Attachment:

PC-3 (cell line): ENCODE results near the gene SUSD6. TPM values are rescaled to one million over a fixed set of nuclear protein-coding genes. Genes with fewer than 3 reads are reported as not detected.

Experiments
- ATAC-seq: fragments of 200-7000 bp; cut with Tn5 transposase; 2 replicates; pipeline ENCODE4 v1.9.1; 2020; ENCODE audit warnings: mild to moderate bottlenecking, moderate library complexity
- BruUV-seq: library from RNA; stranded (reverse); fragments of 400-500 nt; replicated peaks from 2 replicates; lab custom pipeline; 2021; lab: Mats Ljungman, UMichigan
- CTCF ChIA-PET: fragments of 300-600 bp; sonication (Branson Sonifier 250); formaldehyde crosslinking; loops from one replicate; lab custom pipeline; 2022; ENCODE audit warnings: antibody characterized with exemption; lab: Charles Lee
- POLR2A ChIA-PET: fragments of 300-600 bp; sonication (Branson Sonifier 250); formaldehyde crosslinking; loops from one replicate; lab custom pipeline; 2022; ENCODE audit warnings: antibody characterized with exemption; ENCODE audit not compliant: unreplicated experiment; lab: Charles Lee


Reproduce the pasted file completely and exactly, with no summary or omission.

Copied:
PC-3 (cell line): ENCODE results near the gene SUSD6. TPM values are rescaled to one million over a fixed set of nuclear protein-coding genes. Genes with fewer than 3 reads are reported as not detected.

Experiments
- ATAC-seq: fragments of 200-7000 bp; cut with Tn5 transposase; 2 replicates; pipeline ENCODE4 v1.9.1; 2020; ENCODE audit warnings: mild to moderate bottlenecking, moderate library complexity
- BruUV-seq: library from RNA; stranded (reverse); fragments of 400-500 nt; replicated peaks from 2 replicates; lab custom pipeline; 2021; lab: Mats Ljungman, UMichigan
- CTCF ChIA-PET: fragments of 300-600 bp; sonication (Branson Sonifier 250); formaldehyde crosslinking; loops from one replicate; lab custom pipeline; 2022; ENCODE audit warnings: antibody characterized with exemption; lab: Charles Lee
- POLR2A ChIA-PET: fragments of 300-600 bp; sonication (Branson Sonifier 250); formaldehyde crosslinking; loops from one replicate; lab custom pipeline; 2022; ENCODE audit warnings: antibody characterized with exemption; ENCODE audit not compliant: unreplicated experiment; lab: Charles Lee